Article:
When is a flock of birds not really a flock?
Not every group of birds is automatically called a flock. The two characteristics that constitute a flock are numbers and species.
Two or three birds are generally not thought of as a flock, but there’s no set number of birds that is needed to call it a flock. For birds that are most often seen in large groups, like starlings or ducks, a half-dozen of them in a group would not be called a flock. For less social birds, like hummingbirds or grosbeaks, just a few of them would be considered a flock since they’re rarely seen in large groups.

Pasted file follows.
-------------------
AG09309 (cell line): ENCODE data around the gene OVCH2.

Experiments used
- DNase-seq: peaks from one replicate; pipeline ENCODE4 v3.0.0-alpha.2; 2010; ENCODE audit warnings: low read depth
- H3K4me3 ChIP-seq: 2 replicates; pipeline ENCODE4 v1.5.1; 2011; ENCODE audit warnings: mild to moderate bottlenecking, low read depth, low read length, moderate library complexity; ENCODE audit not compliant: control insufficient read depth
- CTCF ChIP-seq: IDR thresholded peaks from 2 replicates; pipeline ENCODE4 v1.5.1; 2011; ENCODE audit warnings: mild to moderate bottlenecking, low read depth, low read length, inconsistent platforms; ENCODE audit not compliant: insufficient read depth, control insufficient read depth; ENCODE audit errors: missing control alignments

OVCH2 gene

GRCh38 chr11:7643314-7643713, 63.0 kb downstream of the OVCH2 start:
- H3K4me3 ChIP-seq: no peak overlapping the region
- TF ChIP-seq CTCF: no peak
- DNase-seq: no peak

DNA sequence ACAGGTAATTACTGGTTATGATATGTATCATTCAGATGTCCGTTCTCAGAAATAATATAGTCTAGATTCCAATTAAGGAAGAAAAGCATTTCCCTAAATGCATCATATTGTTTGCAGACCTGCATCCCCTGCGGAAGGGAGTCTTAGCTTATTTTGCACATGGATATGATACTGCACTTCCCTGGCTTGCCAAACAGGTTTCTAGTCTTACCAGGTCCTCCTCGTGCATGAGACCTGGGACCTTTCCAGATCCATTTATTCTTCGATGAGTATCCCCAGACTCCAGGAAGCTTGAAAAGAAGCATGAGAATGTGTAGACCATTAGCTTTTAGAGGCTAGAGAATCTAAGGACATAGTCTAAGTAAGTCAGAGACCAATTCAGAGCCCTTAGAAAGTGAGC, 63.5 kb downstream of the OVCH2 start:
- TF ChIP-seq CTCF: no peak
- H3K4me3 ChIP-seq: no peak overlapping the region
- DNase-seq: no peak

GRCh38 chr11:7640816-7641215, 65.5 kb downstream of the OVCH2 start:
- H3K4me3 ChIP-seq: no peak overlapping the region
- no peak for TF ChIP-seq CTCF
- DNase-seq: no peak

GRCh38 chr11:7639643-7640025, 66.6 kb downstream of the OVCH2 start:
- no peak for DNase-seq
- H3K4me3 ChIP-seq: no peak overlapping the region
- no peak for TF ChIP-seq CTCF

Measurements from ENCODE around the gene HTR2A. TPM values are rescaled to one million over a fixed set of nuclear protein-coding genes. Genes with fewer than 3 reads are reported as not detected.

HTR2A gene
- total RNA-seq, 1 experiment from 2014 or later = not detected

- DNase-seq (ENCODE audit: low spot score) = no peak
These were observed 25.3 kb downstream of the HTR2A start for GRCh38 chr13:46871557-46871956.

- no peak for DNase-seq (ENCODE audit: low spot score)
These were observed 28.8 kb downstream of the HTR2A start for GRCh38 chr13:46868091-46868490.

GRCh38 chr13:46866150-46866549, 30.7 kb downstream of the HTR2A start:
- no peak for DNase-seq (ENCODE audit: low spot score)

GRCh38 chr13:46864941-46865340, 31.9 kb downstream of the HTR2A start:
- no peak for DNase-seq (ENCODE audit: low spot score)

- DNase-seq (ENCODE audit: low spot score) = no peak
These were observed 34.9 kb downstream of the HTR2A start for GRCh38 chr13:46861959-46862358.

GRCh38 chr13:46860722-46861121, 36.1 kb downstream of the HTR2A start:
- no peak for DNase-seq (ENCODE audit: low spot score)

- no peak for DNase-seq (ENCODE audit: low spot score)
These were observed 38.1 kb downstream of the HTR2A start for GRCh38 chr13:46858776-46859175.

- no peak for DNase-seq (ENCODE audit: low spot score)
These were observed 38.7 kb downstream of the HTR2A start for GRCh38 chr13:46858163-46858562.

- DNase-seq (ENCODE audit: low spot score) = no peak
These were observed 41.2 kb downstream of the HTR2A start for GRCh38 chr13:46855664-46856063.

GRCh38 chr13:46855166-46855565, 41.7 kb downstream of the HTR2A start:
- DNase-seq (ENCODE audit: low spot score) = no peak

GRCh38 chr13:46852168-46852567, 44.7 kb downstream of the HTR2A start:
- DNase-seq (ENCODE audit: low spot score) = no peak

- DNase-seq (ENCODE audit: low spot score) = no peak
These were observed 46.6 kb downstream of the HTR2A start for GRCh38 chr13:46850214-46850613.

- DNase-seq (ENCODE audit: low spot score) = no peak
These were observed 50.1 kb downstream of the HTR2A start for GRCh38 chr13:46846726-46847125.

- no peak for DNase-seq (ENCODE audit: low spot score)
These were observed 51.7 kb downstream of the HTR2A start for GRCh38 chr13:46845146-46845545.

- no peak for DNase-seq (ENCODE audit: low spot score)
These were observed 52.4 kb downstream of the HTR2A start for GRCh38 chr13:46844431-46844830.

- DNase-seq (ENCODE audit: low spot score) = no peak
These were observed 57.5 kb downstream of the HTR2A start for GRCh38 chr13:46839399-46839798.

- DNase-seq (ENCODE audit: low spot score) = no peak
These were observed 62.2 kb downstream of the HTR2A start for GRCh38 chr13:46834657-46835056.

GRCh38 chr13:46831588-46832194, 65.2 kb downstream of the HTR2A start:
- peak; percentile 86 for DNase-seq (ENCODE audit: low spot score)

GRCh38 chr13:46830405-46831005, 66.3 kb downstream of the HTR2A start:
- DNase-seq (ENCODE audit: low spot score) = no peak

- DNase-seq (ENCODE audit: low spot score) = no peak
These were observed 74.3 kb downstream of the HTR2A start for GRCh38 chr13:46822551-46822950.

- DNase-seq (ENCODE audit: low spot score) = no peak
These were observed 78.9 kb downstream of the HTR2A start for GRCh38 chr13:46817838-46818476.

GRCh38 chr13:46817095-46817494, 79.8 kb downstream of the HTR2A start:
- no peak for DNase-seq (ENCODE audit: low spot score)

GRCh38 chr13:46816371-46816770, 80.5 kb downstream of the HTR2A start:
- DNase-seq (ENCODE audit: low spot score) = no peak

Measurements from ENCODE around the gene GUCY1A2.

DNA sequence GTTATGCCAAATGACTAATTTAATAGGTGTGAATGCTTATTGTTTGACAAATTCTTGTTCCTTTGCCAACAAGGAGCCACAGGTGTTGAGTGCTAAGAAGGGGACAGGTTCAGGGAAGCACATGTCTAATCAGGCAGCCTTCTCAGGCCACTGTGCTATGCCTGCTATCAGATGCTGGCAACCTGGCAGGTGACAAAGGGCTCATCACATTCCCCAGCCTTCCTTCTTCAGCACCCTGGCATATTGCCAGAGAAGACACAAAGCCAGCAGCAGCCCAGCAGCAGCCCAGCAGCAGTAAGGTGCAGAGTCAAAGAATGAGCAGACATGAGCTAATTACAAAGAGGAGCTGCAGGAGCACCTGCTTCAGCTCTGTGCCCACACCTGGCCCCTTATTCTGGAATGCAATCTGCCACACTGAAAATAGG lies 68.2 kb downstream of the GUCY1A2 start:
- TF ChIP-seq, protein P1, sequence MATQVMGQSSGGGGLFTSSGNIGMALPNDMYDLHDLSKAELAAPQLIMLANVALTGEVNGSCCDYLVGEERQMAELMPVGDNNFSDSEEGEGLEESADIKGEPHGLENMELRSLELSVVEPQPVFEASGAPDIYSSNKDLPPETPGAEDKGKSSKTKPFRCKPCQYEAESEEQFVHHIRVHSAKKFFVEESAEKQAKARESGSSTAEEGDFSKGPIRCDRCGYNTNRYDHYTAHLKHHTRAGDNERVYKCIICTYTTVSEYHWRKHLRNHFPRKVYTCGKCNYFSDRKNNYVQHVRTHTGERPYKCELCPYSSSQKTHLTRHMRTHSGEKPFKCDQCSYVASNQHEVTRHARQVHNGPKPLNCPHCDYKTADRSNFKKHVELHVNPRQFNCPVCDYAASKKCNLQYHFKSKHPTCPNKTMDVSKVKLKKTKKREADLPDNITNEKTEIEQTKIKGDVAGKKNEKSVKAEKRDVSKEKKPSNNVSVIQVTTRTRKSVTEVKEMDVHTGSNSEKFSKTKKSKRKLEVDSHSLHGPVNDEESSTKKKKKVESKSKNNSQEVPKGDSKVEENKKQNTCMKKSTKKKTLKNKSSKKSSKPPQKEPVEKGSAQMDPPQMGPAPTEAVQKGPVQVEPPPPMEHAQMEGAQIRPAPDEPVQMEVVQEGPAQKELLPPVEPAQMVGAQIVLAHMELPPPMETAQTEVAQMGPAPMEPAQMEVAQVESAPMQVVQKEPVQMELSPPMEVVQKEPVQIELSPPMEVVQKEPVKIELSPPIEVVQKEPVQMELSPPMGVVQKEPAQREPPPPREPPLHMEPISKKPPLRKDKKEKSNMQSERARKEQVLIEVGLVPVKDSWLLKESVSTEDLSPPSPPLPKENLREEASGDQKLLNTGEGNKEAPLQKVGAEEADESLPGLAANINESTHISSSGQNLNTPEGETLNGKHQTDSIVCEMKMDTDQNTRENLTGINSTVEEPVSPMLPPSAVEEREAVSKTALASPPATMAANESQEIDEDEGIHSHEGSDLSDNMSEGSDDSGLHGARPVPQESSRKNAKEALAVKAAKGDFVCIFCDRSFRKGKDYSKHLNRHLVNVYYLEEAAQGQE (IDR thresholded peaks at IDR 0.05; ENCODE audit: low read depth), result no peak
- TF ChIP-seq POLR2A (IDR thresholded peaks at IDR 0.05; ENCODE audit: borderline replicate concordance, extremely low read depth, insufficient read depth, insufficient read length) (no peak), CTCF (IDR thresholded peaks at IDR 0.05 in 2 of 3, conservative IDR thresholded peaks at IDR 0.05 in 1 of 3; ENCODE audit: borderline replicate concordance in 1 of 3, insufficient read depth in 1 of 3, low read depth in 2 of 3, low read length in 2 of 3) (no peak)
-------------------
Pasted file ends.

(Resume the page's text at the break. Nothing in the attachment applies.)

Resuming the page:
Any large group of birds, no matter how many different species there are, can be called a flock. There are specialized terms used for single-species flocks. Some of these terms are little strange, but fun to use:
“A murder of crows kept watch over the field, while a descent of woodpeckers kept busy pecking on all the dead trees. A charm of finches gathered on the tall grass looking for seeds along with a banditry of chickadees. A posse of turkeys roamed over the open fields and a raft of loons gathered on the lake.” Sounds better than using the word “bunch” or “flock” doesn’t it?
See the video below for examples of specialty names of single-species flocks.
By Guest Contributor MELISSA BLOCK